Winds of change

Oct. 1, 2004
During the same period of the three storms, winds of change blew through the industrial laser community

During the same period of the three storms, winds of change blew through the industrial laser community

Who would believe three powerful hurricanes would hit the United States in a period of about six weeks, wreaking havoc along the Florida peninsula and the Gulf Coast? The effects of these storms were felt across the Eastern U.S., even as far north as the Delaware River Valley where this editor's plane was delayed into Philadelphia International Airport due to torrential rains from Hurricane Charley, which refused to move out of the area for two hours, forcing a refueling stop.

By now we all know the chaos that can occur when airline flights are thrown off schedule at major airports. And once the storm front passes, imagine the traffic jam, on and off the ground, as airlines try to recover lost planes and reroute them to get schedules back to normal.

Then picture the disruptions to business in the communities and the damage to homes in areas hit directly and indirectly by powerful winds and rain. It has not been a happy time in the eastern third of the United States. No wonder phrases such as "winds of change," "An ill wind blows no good," and "Blowing in the wind" convey negative thoughts.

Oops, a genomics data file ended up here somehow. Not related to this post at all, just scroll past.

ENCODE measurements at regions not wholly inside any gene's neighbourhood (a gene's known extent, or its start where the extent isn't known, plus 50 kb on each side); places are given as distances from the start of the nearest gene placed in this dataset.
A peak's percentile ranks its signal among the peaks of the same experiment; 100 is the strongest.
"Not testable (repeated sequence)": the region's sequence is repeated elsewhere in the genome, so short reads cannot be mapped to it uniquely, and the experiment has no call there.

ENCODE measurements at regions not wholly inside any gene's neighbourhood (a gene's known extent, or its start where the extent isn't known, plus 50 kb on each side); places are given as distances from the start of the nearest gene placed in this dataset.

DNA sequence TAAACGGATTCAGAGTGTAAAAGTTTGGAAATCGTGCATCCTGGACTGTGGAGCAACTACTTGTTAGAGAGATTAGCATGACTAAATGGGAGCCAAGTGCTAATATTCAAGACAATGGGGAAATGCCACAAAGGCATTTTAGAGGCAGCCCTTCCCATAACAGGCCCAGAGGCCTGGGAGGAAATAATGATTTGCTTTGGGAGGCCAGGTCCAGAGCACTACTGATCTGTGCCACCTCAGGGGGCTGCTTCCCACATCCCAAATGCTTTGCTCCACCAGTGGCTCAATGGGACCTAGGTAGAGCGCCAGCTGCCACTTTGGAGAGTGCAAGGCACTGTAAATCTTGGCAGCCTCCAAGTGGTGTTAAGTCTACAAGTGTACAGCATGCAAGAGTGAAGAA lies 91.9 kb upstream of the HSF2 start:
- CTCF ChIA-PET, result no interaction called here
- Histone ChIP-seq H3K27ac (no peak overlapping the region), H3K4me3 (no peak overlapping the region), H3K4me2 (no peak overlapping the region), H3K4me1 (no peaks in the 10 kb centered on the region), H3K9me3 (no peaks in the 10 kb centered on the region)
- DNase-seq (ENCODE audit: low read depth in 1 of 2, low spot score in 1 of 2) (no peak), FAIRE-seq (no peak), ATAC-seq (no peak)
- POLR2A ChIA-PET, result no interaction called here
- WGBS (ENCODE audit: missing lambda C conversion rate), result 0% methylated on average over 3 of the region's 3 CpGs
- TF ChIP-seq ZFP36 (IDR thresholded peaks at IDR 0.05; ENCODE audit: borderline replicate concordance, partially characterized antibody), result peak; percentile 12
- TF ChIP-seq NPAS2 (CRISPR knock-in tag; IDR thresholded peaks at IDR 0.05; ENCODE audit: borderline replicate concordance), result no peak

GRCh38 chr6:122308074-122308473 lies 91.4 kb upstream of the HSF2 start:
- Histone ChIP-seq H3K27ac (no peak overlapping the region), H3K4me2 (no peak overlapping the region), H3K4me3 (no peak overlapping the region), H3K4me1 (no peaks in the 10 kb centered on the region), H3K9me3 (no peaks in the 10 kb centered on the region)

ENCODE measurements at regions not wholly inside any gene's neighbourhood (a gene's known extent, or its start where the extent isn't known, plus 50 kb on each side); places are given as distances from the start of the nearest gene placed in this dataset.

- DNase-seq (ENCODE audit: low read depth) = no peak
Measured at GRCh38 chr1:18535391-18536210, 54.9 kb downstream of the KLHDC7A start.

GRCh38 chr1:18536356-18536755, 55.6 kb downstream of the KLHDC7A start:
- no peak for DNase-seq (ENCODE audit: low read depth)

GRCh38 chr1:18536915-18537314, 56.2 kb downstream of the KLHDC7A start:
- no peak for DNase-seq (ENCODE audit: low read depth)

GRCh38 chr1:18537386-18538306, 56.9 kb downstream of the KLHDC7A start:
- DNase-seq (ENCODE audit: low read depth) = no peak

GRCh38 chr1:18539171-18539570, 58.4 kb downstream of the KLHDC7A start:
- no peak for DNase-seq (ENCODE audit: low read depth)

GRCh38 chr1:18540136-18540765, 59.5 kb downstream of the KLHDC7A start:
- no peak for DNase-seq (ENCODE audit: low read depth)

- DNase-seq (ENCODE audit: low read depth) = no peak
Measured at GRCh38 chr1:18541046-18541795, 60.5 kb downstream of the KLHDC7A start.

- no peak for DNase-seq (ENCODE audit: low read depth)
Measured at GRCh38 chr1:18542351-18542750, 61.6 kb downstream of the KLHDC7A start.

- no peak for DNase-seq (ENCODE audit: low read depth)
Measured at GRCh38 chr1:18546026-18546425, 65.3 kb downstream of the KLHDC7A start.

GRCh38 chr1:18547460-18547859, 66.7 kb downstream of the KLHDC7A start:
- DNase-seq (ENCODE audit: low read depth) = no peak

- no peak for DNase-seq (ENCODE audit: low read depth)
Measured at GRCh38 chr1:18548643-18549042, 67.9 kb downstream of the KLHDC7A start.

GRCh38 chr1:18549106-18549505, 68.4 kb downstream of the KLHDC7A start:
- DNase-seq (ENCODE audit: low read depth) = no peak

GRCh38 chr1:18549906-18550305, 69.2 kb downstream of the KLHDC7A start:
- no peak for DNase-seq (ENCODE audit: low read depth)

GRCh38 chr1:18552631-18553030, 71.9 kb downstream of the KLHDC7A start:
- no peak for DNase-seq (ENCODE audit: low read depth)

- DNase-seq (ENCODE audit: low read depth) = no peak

During the same period of the three storms, winds of change blew through the industrial laser community, impacting a half dozen companies and likely changing the face and nature of the market. The Hurricane Ivan of the laser news was the purchase of PRC and Lee Laser by Rofin Sinar, following the Hurricane Frances news of the marketing cooperation between Prima Industries and Salvagnini and the Hurricane Charley purchase of W.A. Whitney by Megafab.

Mind you, on the surface this laser news was positive, seeming to offer a stronger combination of companies to better serve the market. But change has a way of causing ripples within the industry and many people affected by these changes have concerns.

ILS has long held the general opinion that consolidation in the industrial laser market is good and that such actions are a sign of a maturing market being served by strong companies which have product lines meeting the needs of all customers, especially when the mergers are friendly, corporate identities remain, and a minimal number of people are adversely affected.

The global industrial laser market is served today by several hundred suppliers of lasers and laser systems. In a survey we conducted two years ago, for example, we identified more than 200 companies claiming to offer laser marking/engraving equipment, and that number is probably on the low side.

Now the laser marking/engraving sector is a big business, using about 40% of all lasers manufactured. The marking portion is a relatively easy business to enter: buy a laser, galvos, and some software and you are ready to compete. One wouldn't expect consolidation in these two industries because of the low cost of entry and the massive size of the potential market for the application.

As application demands become more sophisticated and power demands increase, products evolve to meet customers' needs, and it is here that the consolidations are occurring. As we look forward to a $4 billion systems market in just a few years, we expect to see additional consolidations. Perhaps they won't be on a hurricane scale, but certainly, for those involved, they will provide some brisk winds of change.

David A. Belforte
[email protected]

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